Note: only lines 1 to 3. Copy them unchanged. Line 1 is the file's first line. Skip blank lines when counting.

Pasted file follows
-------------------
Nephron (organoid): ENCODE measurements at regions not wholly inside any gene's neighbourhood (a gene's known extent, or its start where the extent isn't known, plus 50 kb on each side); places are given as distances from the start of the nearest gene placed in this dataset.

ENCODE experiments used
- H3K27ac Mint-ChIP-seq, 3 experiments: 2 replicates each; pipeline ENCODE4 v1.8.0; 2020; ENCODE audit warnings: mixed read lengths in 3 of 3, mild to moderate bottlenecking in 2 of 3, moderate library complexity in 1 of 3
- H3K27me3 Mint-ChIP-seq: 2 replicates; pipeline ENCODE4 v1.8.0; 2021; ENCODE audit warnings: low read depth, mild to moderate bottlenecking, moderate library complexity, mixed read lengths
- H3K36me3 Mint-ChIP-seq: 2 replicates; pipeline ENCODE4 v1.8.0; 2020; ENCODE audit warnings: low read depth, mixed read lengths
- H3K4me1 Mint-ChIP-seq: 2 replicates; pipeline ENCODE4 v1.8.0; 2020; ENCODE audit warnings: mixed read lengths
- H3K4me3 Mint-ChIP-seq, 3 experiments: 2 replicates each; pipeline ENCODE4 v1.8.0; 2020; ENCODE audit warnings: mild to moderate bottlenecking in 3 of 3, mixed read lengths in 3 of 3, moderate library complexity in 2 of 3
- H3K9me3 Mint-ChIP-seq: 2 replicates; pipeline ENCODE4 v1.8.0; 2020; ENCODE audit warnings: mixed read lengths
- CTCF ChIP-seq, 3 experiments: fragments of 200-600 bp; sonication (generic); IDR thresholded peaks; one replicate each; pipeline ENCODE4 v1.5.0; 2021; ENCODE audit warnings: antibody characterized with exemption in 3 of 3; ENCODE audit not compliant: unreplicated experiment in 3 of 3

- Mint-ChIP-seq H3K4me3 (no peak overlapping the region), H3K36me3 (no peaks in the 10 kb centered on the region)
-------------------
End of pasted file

Nephron (organoid): ENCODE measurements at regions not wholly inside any gene's neighbourhood (a gene's known extent, or its start where the extent isn't known, plus 50 kb on each side); places are given as distances from the start of the nearest gene placed in this dataset.

ENCODE experiments used
- H3K27ac Mint-ChIP-seq, 3 experiments: 2 replicates each; pipeline ENCODE4 v1.8.0; 2020; ENCODE audit warnings: mixed read lengths in 3 of 3, mild to moderate bottlenecking in 2 of 3, moderate library complexity in 1 of 3